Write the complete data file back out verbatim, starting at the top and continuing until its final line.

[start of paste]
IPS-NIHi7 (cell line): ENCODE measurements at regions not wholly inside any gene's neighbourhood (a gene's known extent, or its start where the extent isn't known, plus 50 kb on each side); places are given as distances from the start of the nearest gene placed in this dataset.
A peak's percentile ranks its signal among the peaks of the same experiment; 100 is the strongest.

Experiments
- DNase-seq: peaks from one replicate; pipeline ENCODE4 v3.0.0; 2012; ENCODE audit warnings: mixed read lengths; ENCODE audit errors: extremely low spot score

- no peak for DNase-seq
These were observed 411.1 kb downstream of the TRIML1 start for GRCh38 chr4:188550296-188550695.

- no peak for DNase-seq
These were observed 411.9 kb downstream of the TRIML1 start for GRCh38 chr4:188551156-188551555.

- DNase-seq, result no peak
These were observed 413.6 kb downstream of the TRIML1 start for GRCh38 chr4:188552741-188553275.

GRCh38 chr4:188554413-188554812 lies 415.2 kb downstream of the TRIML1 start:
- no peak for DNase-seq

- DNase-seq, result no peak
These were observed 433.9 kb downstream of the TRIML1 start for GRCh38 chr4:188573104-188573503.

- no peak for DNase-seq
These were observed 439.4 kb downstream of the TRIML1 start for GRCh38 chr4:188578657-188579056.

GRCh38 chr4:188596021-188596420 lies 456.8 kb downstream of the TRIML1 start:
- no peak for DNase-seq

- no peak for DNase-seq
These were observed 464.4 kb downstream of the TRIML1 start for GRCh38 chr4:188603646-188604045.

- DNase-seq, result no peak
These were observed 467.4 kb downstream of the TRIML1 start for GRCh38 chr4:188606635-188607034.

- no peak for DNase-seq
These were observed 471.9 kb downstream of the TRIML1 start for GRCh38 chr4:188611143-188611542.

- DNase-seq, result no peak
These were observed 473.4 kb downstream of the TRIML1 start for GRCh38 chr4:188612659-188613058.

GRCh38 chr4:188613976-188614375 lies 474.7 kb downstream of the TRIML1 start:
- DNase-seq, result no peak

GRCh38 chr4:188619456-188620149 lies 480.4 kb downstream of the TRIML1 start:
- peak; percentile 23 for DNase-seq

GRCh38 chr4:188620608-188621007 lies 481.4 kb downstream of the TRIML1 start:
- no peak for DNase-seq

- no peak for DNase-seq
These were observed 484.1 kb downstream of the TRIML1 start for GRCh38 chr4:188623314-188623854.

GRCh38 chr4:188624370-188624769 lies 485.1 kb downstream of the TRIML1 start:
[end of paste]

IPS-NIHi7 (cell line): ENCODE measurements at regions not wholly inside any gene's neighbourhood (a gene's known extent, or its start where the extent isn't known, plus 50 kb on each side); places are given as distances from the start of the nearest gene placed in this dataset.
A peak's percentile ranks its signal among the peaks of the same experiment; 100 is the strongest.

Experiments
- DNase-seq: peaks from one replicate; pipeline ENCODE4 v3.0.0; 2012; ENCODE audit warnings: mixed read lengths; ENCODE audit errors: extremely low spot score

- no peak for DNase-seq
These were observed 411.1 kb downstream of the TRIML1 start for GRCh38 chr4:188550296-188550695.

- no peak for DNase-seq
These were observed 411.9 kb downstream of the TRIML1 start for GRCh38 chr4:188551156-188551555.

- DNase-seq, result no peak
These were observed 413.6 kb downstream of the TRIML1 start for GRCh38 chr4:188552741-188553275.

GRCh38 chr4:188554413-188554812 lies 415.2 kb downstream of the TRIML1 start:
- no peak for DNase-seq

- DNase-seq, result no peak
These were observed 433.9 kb downstream of the TRIML1 start for GRCh38 chr4:188573104-188573503.

- no peak for DNase-seq
These were observed 439.4 kb downstream of the TRIML1 start for GRCh38 chr4:188578657-188579056.

GRCh38 chr4:188596021-188596420 lies 456.8 kb downstream of the TRIML1 start:
- no peak for DNase-seq

- no peak for DNase-seq
These were observed 464.4 kb downstream of the TRIML1 start for GRCh38 chr4:188603646-188604045.

- DNase-seq, result no peak
These were observed 467.4 kb downstream of the TRIML1 start for GRCh38 chr4:188606635-188607034.

- no peak for DNase-seq
These were observed 471.9 kb downstream of the TRIML1 start for GRCh38 chr4:188611143-188611542.

- DNase-seq, result no peak
These were observed 473.4 kb downstream of the TRIML1 start for GRCh38 chr4:188612659-188613058.

GRCh38 chr4:188613976-188614375 lies 474.7 kb downstream of the TRIML1 start:
- DNase-seq, result no peak

GRCh38 chr4:188619456-188620149 lies 480.4 kb downstream of the TRIML1 start:
- peak; percentile 23 for DNase-seq

GRCh38 chr4:188620608-188621007 lies 481.4 kb downstream of the TRIML1 start:
- no peak for DNase-seq

- no peak for DNase-seq
These were observed 484.1 kb downstream of the TRIML1 start for GRCh38 chr4:188623314-188623854.

GRCh38 chr4:188624370-188624769 lies 485.1 kb downstream of the TRIML1 start: